4. Nico Coesel

    Nico Coesel Guest

    62k miles is next to nothing for a modern car. You should at least get
    double the milage out of it. My previous car (Toyota diesel) had over
    200k miles before its engine started to produce some extra noises.
    Why do you need a 2.5l engine? Just more wear and tear and stuff that
    can and will break. Any Japanse car with at least a 1.6l engine will
    do just fine.
    Depends on the automatic gear box. Sometimes I drive around in a VW
    Passat with an automatic gear box, but it really sucks. It never gets
    it into the right gear at the right time.
  5. I have driven manual transmission vehicles exclusively since 1970, and
    never had a problem with a transmission. Clutches, yes, and a broken tooth
    in a differential once, but never in a tranny. I have had a 1965 Chevy
    Malibu, 1961 and 1966 Ford vans, 1972 and 1977 Toyota Corollas, a 1982
    Toyota pickup, a 1986 Isuzu Trooper, and presently a 1997 Saturn SW1 and a
    1998 SL1. Most of these vehicles had over 200,000 miles when I sold or
    junked them, generally because the frames were rotting away. I never
    changed the tranny lube. I have never owned a VW, but they seem to have a
    good reputation. It is possible that a manufacturing defect could have
    caused the broken tooth, but your comment on the synchronizers makes me
    wonder if there was another problem. Usually when my vehicle has had
    problems shifting, I have found problems with the clutch, causing poor
    disengagement and harsh shifting. If your vehicle is otherwise in good
    shape, and you like it, I would suggest getting a used or rebuilt tranny
    (and a new clutch). It would be a good idea to disassemble those components
    to see any other clues to their demise. In general, I would rather give
    money to a hard-working local mechanic than buy a new vehicle from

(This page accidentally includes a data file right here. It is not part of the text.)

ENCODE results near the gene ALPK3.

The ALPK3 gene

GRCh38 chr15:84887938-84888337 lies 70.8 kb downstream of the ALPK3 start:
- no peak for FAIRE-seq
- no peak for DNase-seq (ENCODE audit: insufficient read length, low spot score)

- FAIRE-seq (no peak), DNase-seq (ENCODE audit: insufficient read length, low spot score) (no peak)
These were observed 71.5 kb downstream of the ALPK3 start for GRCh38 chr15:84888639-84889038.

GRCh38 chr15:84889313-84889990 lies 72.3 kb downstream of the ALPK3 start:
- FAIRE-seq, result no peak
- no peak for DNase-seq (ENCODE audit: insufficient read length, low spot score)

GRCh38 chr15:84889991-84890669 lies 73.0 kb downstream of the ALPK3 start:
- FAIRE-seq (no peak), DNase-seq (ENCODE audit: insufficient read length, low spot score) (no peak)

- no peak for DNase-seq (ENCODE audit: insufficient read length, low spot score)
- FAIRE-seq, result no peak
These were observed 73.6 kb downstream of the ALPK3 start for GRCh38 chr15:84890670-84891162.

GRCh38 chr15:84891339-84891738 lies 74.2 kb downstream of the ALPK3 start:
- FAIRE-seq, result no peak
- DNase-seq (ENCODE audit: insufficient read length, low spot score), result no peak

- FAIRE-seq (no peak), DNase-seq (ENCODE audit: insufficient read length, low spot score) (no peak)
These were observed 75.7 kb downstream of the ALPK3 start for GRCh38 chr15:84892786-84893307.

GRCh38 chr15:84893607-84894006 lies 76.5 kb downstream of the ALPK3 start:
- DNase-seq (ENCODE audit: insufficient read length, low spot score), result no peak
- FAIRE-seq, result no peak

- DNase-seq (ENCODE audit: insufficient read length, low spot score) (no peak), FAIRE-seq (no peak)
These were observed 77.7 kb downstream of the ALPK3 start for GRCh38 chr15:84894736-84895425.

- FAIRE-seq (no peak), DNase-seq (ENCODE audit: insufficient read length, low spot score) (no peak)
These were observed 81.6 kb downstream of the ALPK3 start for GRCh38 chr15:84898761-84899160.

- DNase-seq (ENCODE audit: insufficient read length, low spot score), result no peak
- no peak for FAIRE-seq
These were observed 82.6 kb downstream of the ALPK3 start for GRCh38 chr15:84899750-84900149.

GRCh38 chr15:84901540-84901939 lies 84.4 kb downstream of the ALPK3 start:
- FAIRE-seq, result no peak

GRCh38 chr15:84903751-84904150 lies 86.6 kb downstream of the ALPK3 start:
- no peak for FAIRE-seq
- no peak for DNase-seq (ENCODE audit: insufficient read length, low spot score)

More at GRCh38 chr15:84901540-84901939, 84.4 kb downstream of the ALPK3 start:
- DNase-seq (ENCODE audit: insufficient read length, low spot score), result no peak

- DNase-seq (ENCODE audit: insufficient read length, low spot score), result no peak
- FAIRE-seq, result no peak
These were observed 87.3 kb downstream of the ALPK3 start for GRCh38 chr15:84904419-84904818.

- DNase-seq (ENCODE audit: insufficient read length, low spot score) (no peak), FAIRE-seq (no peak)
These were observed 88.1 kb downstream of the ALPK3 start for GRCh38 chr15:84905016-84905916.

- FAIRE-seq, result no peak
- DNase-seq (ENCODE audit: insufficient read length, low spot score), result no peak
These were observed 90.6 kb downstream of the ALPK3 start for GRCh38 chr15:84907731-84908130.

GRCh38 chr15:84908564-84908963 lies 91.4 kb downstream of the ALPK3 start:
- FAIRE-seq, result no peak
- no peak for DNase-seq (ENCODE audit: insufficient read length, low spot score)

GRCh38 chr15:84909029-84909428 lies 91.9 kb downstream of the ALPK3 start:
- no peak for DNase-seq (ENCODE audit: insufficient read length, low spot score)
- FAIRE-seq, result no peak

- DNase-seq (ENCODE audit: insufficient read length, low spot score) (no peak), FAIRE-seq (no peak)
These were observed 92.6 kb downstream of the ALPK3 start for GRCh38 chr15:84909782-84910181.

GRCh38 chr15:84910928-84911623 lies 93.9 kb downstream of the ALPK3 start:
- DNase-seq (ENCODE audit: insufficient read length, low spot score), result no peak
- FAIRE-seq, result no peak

manufacturers who refuse to offer high efficiency vehicles, and insist on
    pushing their zoom-zoom-zoom mentality.

    Good luck,

  6. Jim Thompson

    Jim Thompson Guest


    62K??? My Q45 has 133K on it and can still outrun about everything

    Buy a Nissan product with automatic tranny.

    ...Jim Thompson
  7. John  Larkin

    John Larkin Guest

    Sure, but the Golf was 14 years old, and all of the miles were city
    driving on some pretty steep hills. It's probably been shifted 1e5
    times. One hard failure in 14 years ain't bad.
    Too late, I just picked up a new manual-tranny Rabbit. It's
    impressive, actually a little too spohisticated for my rude-and-crude
    tastes. I know that it's impossible to perfectly balance an inline 4,
    and inline 6's can be made very smooth, but this inline 5 is
    phenomenal... I keep hitting the 6k redline limiter in first and
    second gear before I notice any drama. The mathematics of balancing a
    5-cylinder engine must be nasty. The sucker can sure climb hills.

    There are lots of 10 and 15% grade streets around here, and one 24%
    nearby, but it's one-way downhill. First couple of winter rains,
    you're guaranteed to slide through the stopsign at the end of the

    This ain't it:

  8. John  Larkin

    John Larkin Guest

    Oops, correction: that block of 22nd street is a 31.5% grade. I should
    have bought a tractor.

  9. I've been thinking of getting the Rabbit, how is the handeling? 3000lbs is
    pretty heavy for a hatchback.

  10. Heh heh !!
    I was waiting for 'Dirty Harry' to come over a crest trailing car parts
  11. Rich Grise

    Rich Grise Guest

    John Larkin's 72K would be equivalent to 133K if you flattened it out.


  12. Rich Grise

    Rich Grise Guest

    Have you ever been to San Francisco? I'm surprised he got that many
    miles out of a manual, especially if he's as easy on the clutch as he
    seems to hint. ;-)


  13. John  Larkin

    John Larkin Guest

    Dunno... I've only driven it a few miles, so I don't know how it'll do
    when pushed. The bhp/lb is about 20% better than the old Golf, so at